Vico's Historicism and Modern Positivism Giambattista Vico (1668-1744) Author of The New Science

The concrete without the universal becomes trivial. The universal without the concrete becomes irrelevant”—Alfred N. Whitehead
Mathematics would certainly have not come into existence if one had known from the beginning that there was in nature no exactly straight line, no actual circle, no absolute magnitude.- Friedrich Nietzsche

I
n the land that gave us Vico and Croce, two fathers of the historicist approach to reality, one still hears today, as we speak, rather peculiar distinctions between the historical and the geo-political. They are presented as crucial distinctions.

The former, it is argued, is concerned with the past, history as a guide, and the latter is concerned with the future, how to bring about desired political results in the present from the past lessons of history. This approach either ignores or loses sight of the veritable revolution that Vico’s philosophy of history represents for any modern political analysis.

After 300 years of Vico scholarship and commentaries on his New Science (1725), it can be safely asserted that Vico did not think of history as a mere exemplary teacher from which to learn the wisdom of the past (although it does that too), or as a political tool, as a Machiavelli certainly did in his geo-political considerations on how to grab and hold on to power (see his The Prince).

The fact is that if one gets history wrong, such as the provenience of all Italians from the Romans (a myth accepted and propagated later by none other than Mussolini), one ends up with a disastrous geo-political analysis. Guicciardini got it more on target when he duly noted that to compare the present Italians to the ancient Romans is like comparing a donkey to a noble horse. The Italians were and are quite different, in some way superior to the Romans when it comes to the field of artistic achievements.

And this is not to speak of the disaster that may occur if one begins with the wrong ethical political premise, such as “the end justifies any means.” That’s how a Holocaust was justified and executed in the 20th century, just to mention one such nefarious disaster.

Within Vico’s historicism, on the other hand, verum/factum, life/thought, form/content, subjective/objective are distinguishable but not separable. They are complementary to each other. Vico was acutely aware that to treat real concrete moments of Man’s history as mere moments of something higher is not to take them very seriously. Indeed, this was Hegel's subsequent flaw: By absorbing the concrete historical situation into a higher theoretical scheme, he in effect distorted the reality of their contingency. It is a dangerous thing to separate theory form praxis as some modern philosophers have indeed done thus never regretting some of their more misguided practical actions. Somehow they felt that their theories absolved them of their unwise praxis.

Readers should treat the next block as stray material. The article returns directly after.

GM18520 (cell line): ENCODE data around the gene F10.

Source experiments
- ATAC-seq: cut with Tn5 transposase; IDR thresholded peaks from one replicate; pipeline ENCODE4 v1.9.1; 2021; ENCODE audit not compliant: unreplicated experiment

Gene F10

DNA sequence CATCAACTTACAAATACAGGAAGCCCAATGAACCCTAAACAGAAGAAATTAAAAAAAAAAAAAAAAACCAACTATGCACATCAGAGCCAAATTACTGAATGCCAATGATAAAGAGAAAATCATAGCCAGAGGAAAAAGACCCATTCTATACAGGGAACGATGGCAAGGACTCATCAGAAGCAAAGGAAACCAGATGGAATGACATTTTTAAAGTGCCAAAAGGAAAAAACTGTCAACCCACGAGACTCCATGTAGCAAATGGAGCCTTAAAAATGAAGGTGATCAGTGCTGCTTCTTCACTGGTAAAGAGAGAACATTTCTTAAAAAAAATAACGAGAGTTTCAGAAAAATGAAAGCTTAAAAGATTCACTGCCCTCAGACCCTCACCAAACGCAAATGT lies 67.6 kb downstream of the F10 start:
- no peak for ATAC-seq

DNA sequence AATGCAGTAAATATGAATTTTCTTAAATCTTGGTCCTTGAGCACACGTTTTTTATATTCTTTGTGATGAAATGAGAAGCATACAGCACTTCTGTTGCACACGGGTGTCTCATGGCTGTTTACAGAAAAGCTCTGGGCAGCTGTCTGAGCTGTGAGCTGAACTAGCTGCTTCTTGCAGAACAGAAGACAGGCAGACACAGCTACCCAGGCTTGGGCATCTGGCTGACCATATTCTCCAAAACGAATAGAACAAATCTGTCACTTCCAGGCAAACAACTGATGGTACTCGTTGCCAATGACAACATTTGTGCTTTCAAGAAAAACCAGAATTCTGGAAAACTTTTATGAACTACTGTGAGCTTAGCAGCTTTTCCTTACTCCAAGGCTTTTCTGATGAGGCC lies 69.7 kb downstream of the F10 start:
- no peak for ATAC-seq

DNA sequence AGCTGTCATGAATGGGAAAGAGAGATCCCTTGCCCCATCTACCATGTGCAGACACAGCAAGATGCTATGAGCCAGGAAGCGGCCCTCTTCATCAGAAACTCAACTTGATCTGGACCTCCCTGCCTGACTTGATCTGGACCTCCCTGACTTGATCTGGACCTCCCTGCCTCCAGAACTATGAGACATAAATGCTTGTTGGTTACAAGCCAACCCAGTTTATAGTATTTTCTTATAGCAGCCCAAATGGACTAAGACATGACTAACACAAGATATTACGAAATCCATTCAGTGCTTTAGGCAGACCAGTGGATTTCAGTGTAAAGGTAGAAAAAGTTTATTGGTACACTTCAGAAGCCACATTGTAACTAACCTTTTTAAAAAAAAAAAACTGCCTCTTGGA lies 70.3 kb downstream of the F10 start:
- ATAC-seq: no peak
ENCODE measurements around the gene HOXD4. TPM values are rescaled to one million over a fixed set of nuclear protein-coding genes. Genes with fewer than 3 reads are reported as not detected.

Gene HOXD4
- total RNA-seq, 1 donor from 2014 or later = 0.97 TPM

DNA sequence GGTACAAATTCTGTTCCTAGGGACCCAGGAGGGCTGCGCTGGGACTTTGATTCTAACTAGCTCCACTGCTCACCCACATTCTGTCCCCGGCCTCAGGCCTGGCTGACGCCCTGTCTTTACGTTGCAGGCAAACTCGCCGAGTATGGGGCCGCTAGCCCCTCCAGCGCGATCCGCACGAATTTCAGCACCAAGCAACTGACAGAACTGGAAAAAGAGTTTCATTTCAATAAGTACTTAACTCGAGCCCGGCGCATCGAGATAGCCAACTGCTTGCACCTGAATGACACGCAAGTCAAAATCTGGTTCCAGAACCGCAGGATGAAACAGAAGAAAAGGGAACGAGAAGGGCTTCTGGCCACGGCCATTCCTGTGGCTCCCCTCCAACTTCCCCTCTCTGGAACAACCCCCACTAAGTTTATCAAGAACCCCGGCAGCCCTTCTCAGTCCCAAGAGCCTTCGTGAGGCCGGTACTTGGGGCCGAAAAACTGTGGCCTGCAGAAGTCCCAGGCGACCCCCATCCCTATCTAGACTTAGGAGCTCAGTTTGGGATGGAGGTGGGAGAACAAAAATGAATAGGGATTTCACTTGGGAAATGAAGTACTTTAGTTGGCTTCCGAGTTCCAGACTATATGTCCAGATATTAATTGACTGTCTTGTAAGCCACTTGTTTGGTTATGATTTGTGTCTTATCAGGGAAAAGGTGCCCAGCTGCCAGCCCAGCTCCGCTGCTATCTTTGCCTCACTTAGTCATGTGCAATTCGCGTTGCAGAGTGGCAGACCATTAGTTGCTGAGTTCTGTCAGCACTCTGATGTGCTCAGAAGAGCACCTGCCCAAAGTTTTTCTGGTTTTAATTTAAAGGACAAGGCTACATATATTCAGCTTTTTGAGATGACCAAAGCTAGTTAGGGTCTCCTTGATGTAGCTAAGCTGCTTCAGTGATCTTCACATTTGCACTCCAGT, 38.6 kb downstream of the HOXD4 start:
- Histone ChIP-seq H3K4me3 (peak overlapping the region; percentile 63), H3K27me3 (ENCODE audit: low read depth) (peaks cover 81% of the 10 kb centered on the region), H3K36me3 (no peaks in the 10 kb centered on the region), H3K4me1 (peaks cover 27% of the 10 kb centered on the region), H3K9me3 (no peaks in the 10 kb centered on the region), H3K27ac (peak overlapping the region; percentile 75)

Beginning with Kierkegaard, the existentialists also pointed out that by viewing contingent situations as “moments” of something else is to have them cease being themselves. This is also the flaw of modern scientists and logical positivists who consider the mytho-poetic mentality of primitive man as a mere “moment” of a superior reflexive-rational-scientific mentality. In so doing they lose sight of mytho-poetic mentality itself.

Vico’s insight is that there is more than one pole to an historical event. One can claim that there is a providential pole, a higher scheme, a telos, and yet insist that the nearest I can come to understanding this providential reality is by careful attention to the concrete circumstances of the past or present. Which is to say that in Vico’s thought the particular and the universal are also complementary poles.

Vico’s problematic consisted in reconciling the concrete events of history with the universal and providential when the universal happens to be a concatenation of concrete instances exhibiting a providential design. He clearly saw the Hegelian pitfall: to know things one must see them in relation, but if I stress the relation more than the thing itself I will end up trivializing it and losing sight of its uniqueness. He perceived that to undermine either pole of reality (i.e., pole n. 1: the unique concrete particular event; pole n. 2: the relationships of such an event) is to repeat what he termed “the conceit of scholars” (read university professors and pundits) and thereby lose contact with reality. Vico had great respect for both poles and was unwilling to abandon either. He did not see them as mutually exclusive and he refused to reduce the phenomena to a mere rational theoretical scheme a la Descartes. He insists that both complementary poles are made manifest in concreto.

What is astonishing nowadays is that science itself has discovered that reality operates on two complementary poles. I am referring to the findings of quantum mechanics, the new physics, so called, as they apply to the nature of light. In his book, Change and Providence, William Pollard points out that quantum mechanics has introduced into physics not merely a different description of the structure of the external world but also a radical modification in the relationship between the real world and our knowledge of the world. This modification patterns the modifications proposed by Vico’s historicism making man both creature and creator of history.

In Vico's time, however, the rampant rationalistic Cartesian approach did not permit such a reorientation as described by Pollard in modern times. We know today that quantum mechanics rests on Heisenberg’s intermediary principle of complementarity from which derives in turn Bohr’s principle of complementarity. The latter applies to an essential characteristic of the way physical systems are described in quantum mechanics which prior to its discovery could only be regarded as paradoxical or contradictory.